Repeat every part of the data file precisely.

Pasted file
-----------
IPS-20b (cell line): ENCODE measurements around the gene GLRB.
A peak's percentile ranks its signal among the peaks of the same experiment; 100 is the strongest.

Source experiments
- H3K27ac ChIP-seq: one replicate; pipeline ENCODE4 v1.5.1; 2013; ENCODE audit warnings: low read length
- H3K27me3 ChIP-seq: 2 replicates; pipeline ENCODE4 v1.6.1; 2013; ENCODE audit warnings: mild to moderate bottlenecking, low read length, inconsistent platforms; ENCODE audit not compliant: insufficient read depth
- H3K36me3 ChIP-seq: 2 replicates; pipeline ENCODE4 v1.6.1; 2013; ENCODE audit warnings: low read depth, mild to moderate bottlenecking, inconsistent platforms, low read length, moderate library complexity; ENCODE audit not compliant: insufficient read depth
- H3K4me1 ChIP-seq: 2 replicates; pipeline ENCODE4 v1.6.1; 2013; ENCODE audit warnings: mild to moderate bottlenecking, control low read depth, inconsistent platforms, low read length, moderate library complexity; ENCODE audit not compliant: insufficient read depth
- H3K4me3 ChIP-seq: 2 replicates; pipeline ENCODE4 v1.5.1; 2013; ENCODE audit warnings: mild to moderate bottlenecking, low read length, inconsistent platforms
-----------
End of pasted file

IPS-20b (cell line): ENCODE measurements around the gene GLRB.
A peak's percentile ranks its signal among the peaks of the same experiment; 100 is the strongest.

Source experiments
- H3K27ac ChIP-seq: one replicate; pipeline ENCODE4 v1.5.1; 2013; ENCODE audit warnings: low read length
- H3K27me3 ChIP-seq: 2 replicates; pipeline ENCODE4 v1.6.1; 2013; ENCODE audit warnings: mild to moderate bottlenecking, low read length, inconsistent platforms; ENCODE audit not compliant: insufficient read depth
- H3K36me3 ChIP-seq: 2 replicates; pipeline ENCODE4 v1.6.1; 2013; ENCODE audit warnings: low read depth, mild to moderate bottlenecking, inconsistent platforms, low read length, moderate library complexity; ENCODE audit not compliant: insufficient read depth
- H3K4me1 ChIP-seq: 2 replicates; pipeline ENCODE4 v1.6.1; 2013; ENCODE audit warnings: mild to moderate bottlenecking, control low read depth, inconsistent platforms, low read length, moderate library complexity; ENCODE audit not compliant: insufficient read depth
- H3K4me3 ChIP-seq: 2 replicates; pipeline ENCODE4 v1.5.1; 2013; ENCODE audit warnings: mild to moderate bottlenecking, low read length, inconsistent platforms